Cold war, communist state, trade embargo. These are the three phrases that come to mind whenever someone mentions Cuba. Thanks to our western-dominated media influence, many people do not have a good impression of Cuba. When I informed my family members that I was headed to Cuba, they were all so worried for me and asked me why I need to fly to that part of the world.
I was undeterred by other people’s opinions. I had already booked my flight and even the deteriorating US-Cuba relations was not going to affect me. My plan was to stay two weeks in Cuba, visiting four different cities such as Havana, Varadero, Trinidad and Vinales.
I flew in to Cuba via Varadero airport. My first challenge faced was to convince the customs officials that I do not need a visa to enter the country. Other nationalities had to purchase a tourist visa card from their departure airport which cost between US25 to $35. However, thanks to positive bilateral relations, I did not need to purchase that. Luckily, being able to speak Spanish, I communicated with the chief officer who then interviewed me about the places I was going to visit, the address of my guesthouse and the purpose of my visit. After 15 minutes, I managed to get that precious entry stamp on my passport. I was finally in Cuba!
Varadero is Cuba’s package holiday resort, one of the largest resort areas in the Caribbean. It is also known as Playa Azul, meaning “blue beach” in Spanish, serviced by sprawling four and five-star hotel complexes. Nowehere on Cuban soil can you find such a high concentration of beachfront restaurants, nightclubs and luxury hotels. The peninsula juts out from the mainland, offering a brilliant stretch of white sandy beach for all to enjoy, regarded as Cuba’s best. Instead of staying at the glitzy hotels, I chose to stay at a tranquil fishing town just twenty minutes by bus from Varadero, where locals are able to enjoy the public beach, away from the tourist crowds. During the day, I took the public bus to Varadero to relax by the beach and was mesmerized by the warm seas, crystal clear waters of the Carribean. This is indeed one of the most beautiful beaches indeed. I met a Mexican mother-son pair who were traveling together, they also concurred that Varadero is amazing, it is comparable to Cancun in Mexico, but it has fewer tourists.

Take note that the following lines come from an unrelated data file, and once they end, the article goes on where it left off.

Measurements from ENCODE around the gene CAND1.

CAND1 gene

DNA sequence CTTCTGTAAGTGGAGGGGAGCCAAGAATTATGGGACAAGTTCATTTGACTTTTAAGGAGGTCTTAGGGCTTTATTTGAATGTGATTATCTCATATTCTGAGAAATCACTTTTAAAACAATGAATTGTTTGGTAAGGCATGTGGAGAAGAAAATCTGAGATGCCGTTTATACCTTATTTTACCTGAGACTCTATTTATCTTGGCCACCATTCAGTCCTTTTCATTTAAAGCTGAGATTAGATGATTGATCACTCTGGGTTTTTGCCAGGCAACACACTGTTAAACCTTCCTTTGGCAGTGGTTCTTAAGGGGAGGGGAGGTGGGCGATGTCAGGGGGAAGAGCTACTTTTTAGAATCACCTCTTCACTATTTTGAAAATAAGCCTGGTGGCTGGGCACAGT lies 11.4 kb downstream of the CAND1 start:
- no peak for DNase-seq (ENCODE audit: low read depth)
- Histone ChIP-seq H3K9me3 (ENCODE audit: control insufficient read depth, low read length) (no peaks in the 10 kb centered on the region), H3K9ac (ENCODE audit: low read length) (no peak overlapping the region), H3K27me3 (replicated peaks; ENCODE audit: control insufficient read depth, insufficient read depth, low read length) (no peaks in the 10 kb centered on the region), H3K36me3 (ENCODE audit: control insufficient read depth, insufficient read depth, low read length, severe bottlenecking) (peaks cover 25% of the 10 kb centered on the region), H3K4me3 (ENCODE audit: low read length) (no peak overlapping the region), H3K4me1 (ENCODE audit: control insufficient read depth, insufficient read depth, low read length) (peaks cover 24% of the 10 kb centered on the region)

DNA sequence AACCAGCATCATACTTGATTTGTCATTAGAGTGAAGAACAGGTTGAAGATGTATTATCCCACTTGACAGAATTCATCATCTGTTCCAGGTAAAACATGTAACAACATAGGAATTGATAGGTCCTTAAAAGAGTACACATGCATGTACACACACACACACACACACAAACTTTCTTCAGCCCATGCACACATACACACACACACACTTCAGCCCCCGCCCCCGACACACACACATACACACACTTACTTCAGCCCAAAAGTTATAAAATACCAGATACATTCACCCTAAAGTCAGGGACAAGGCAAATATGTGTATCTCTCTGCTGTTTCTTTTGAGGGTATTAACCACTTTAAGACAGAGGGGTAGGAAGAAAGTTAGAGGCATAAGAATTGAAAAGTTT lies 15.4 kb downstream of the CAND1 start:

My next stop was Trinidad, a UNESCO World Heritage City which is home to beautifully preserved colonial architecture, dating back from the 18th to 20th centuries. Trinidad is a town in Cuba, not to be confused with another Carribean country Trinidad and Tobago. The oldest part of the city is one of its greatest attractions, filled with cobblestone streets that bring me back to old towns in Europe, with horse-drawn carriages. Trinidad contains a lot of rich colonial history because it was the point of receiving African slaves in the past who would toil in the sugarcane plantations, forming the driving force of the Cuban economy. Due to the profits generated from the sugarcane plantation, the town of Trinidad was able to flourish and construct several churches and main squares (Plaza Mayor).